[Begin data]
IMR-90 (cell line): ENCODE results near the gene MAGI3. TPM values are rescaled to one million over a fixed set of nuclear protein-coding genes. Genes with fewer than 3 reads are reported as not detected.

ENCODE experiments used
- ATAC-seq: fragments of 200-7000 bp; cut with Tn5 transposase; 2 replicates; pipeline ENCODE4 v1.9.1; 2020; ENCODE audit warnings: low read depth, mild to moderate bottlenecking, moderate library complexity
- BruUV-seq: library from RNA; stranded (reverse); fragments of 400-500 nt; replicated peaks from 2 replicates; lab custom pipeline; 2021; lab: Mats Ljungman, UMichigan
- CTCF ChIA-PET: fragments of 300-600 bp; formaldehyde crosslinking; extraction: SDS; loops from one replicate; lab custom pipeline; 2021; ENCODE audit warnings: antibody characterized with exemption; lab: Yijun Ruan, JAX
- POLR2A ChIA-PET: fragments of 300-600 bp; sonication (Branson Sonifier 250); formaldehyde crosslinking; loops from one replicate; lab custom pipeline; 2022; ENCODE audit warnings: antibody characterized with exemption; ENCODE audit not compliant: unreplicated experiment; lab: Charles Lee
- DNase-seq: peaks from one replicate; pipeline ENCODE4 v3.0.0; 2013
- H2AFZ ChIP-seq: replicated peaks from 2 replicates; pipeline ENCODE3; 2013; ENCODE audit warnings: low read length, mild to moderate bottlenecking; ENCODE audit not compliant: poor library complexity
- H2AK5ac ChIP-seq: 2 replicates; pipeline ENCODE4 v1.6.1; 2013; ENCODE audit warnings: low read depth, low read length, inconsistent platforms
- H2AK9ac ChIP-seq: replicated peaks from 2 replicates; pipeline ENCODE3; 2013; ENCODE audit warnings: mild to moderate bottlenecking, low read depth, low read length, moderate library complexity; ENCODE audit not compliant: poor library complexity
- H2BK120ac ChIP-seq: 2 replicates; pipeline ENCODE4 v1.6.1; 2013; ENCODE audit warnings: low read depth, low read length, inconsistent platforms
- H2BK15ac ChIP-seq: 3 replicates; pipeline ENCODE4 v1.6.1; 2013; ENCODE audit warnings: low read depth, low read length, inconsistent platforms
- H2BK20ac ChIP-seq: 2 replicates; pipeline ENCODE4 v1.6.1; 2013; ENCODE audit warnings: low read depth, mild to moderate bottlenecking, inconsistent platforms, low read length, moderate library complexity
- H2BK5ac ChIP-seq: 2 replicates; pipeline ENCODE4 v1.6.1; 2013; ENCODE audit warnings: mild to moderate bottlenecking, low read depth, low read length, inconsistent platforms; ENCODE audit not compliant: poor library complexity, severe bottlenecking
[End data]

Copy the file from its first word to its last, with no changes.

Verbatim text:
IMR-90 (cell line): ENCODE results near the gene MAGI3. TPM values are rescaled to one million over a fixed set of nuclear protein-coding genes. Genes with fewer than 3 reads are reported as not detected.

ENCODE experiments used
- ATAC-seq: fragments of 200-7000 bp; cut with Tn5 transposase; 2 replicates; pipeline ENCODE4 v1.9.1; 2020; ENCODE audit warnings: low read depth, mild to moderate bottlenecking, moderate library complexity
- BruUV-seq: library from RNA; stranded (reverse); fragments of 400-500 nt; replicated peaks from 2 replicates; lab custom pipeline; 2021; lab: Mats Ljungman, UMichigan
- CTCF ChIA-PET: fragments of 300-600 bp; formaldehyde crosslinking; extraction: SDS; loops from one replicate; lab custom pipeline; 2021; ENCODE audit warnings: antibody characterized with exemption; lab: Yijun Ruan, JAX
- POLR2A ChIA-PET: fragments of 300-600 bp; sonication (Branson Sonifier 250); formaldehyde crosslinking; loops from one replicate; lab custom pipeline; 2022; ENCODE audit warnings: antibody characterized with exemption; ENCODE audit not compliant: unreplicated experiment; lab: Charles Lee
- DNase-seq: peaks from one replicate; pipeline ENCODE4 v3.0.0; 2013
- H2AFZ ChIP-seq: replicated peaks from 2 replicates; pipeline ENCODE3; 2013; ENCODE audit warnings: low read length, mild to moderate bottlenecking; ENCODE audit not compliant: poor library complexity
- H2AK5ac ChIP-seq: 2 replicates; pipeline ENCODE4 v1.6.1; 2013; ENCODE audit warnings: low read depth, low read length, inconsistent platforms
- H2AK9ac ChIP-seq: replicated peaks from 2 replicates; pipeline ENCODE3; 2013; ENCODE audit warnings: mild to moderate bottlenecking, low read depth, low read length, moderate library complexity; ENCODE audit not compliant: poor library complexity
- H2BK120ac ChIP-seq: 2 replicates; pipeline ENCODE4 v1.6.1; 2013; ENCODE audit warnings: low read depth, low read length, inconsistent platforms
- H2BK15ac ChIP-seq: 3 replicates; pipeline ENCODE4 v1.6.1; 2013; ENCODE audit warnings: low read depth, low read length, inconsistent platforms
- H2BK20ac ChIP-seq: 2 replicates; pipeline ENCODE4 v1.6.1; 2013; ENCODE audit warnings: low read depth, mild to moderate bottlenecking, inconsistent platforms, low read length, moderate library complexity
- H2BK5ac ChIP-seq: 2 replicates; pipeline ENCODE4 v1.6.1; 2013; ENCODE audit warnings: mild to moderate bottlenecking, low read depth, low read length, inconsistent platforms; ENCODE audit not compliant: poor library complexity, severe bottlenecking